One of the key factors that made Outrun 2 so enjoyable was no doubt, the sublime controls, which are in place and as enjoyable as ever. If anything it feels slightly smoother, but it is hard to tell if they have been slightly tuned or if the combination of higher frame rate and the 360 controller just make it feel like it has been. Drifting around corners feels so good that its infeasibility doesn’t matter in the wake of your ever growing smile as you glide around corners and weave in and out traffic. It is however in the Time Attack mode that you truly realise how subtle the controls are and a laid back arcade game morphs into a surprisingly deep time trial racer.


One area where Outrun Online Arcade does take a slight misstep is in the amount of content provided. If the previous versions didn’t exist this wouldn’t be such a big point but they do and they are also backwards compatible. With this version you only get the stages from Outrun SP with no reversed versions or any of the stages from Outrun 2. Also missing in action are a number of cars and unlockables due to the removal of the Outrun Miles. There is still plenty to do with Outrun mode, Heart Attack, Time Attack and Continuous Mode and Online Leaderboards and Achievements go some way towards providing more content. There is the possibility that some of the missing tracks could be added as DLC with the cuts having been necessary to hit the low price point but nothing has been confirmed so far.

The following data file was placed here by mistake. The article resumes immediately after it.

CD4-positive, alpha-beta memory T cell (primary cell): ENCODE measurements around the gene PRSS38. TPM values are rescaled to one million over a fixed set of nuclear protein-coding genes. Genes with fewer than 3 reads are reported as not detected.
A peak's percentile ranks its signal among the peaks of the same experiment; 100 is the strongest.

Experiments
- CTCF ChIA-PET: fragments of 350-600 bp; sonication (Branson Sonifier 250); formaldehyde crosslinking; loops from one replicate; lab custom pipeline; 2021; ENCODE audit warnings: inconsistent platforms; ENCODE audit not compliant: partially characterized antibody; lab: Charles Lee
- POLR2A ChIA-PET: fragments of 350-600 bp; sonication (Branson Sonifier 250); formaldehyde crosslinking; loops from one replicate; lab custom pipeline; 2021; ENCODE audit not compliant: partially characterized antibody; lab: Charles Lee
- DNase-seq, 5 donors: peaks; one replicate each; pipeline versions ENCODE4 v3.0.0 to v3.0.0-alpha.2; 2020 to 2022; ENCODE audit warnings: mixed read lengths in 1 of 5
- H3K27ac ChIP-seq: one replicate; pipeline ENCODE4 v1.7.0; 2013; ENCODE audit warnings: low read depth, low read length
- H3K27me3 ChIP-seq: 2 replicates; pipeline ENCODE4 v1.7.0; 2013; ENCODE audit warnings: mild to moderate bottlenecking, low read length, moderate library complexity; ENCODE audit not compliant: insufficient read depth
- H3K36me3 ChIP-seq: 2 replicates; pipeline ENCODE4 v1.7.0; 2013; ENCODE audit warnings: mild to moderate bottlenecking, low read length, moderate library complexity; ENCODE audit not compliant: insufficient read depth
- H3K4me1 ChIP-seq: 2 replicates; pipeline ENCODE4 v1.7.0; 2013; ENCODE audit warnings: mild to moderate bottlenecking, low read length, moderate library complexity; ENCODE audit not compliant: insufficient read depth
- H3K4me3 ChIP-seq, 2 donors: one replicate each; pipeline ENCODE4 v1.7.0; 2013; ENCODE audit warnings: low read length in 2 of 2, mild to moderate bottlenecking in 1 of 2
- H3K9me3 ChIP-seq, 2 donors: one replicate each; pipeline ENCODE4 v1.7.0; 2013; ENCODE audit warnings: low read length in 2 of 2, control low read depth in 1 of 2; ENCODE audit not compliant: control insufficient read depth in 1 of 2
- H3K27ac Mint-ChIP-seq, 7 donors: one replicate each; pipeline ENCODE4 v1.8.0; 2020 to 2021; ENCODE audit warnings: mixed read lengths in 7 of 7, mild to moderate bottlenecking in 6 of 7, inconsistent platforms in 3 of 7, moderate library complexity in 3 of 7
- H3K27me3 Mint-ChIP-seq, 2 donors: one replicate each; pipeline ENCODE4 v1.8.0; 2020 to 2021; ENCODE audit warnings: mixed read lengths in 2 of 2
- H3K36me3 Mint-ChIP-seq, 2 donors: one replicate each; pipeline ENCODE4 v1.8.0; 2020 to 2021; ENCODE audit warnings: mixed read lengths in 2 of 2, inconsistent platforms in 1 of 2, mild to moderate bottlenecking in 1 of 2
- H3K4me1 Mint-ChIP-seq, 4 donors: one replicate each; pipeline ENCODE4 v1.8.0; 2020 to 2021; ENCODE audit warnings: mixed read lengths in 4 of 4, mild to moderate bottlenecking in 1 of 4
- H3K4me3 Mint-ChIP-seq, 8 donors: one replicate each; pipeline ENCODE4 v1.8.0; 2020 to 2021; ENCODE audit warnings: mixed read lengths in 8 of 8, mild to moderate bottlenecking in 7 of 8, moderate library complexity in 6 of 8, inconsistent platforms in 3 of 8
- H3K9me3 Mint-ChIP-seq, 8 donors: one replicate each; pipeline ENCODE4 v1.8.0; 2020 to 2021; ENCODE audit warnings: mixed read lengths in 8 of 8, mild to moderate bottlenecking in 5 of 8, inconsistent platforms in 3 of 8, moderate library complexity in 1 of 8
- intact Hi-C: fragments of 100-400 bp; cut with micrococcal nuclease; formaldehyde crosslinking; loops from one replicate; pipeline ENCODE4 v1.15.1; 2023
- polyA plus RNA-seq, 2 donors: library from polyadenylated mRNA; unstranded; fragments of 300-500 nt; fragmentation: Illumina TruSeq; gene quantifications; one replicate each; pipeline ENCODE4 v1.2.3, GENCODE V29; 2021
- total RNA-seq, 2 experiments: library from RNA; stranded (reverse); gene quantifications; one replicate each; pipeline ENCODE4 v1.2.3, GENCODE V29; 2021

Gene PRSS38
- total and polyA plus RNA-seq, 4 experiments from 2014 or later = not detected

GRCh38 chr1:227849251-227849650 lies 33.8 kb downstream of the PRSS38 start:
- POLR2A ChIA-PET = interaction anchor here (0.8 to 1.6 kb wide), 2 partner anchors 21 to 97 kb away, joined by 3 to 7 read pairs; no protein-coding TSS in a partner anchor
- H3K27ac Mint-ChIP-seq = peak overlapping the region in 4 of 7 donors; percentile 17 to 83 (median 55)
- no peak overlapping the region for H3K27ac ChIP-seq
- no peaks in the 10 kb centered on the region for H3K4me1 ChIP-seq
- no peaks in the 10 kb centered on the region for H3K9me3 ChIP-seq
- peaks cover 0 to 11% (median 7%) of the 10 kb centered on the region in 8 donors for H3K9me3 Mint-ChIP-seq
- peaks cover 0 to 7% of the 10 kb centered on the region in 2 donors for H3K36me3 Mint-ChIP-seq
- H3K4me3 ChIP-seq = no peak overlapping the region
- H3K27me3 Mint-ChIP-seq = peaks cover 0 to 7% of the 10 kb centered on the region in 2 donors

It seems a little churlish to complain about these minor points however due to the fact that for a mere 800 MS points you can now grab yourself what is easily the best racing game available on XBLA. An arcade racing game in the truest meaning of the term, accessible to everyone yet with a depth that few will truly master.

HI Score:- Looks Beautiful, Awesome Handling, Low Price

Lo Score: – Missing some of the features fans may have expected

Final Score:- 9 out of 10

Outrun online arcade

SEGA have announced today that outrun online arcade will be tearing onto XBLA and PSN on April 15th and 16th respectively. They have also announced a very pleasing price of 800MS points and £7.99 for PS3.
This is a great price point for an arcade game that supports 6 people racing online together and full leaderboard support.
Included modes are OutRun, Heart Attack and Time Attack modes. Plenty to keep you busy and all for a great price point.


Check out our review coming soon.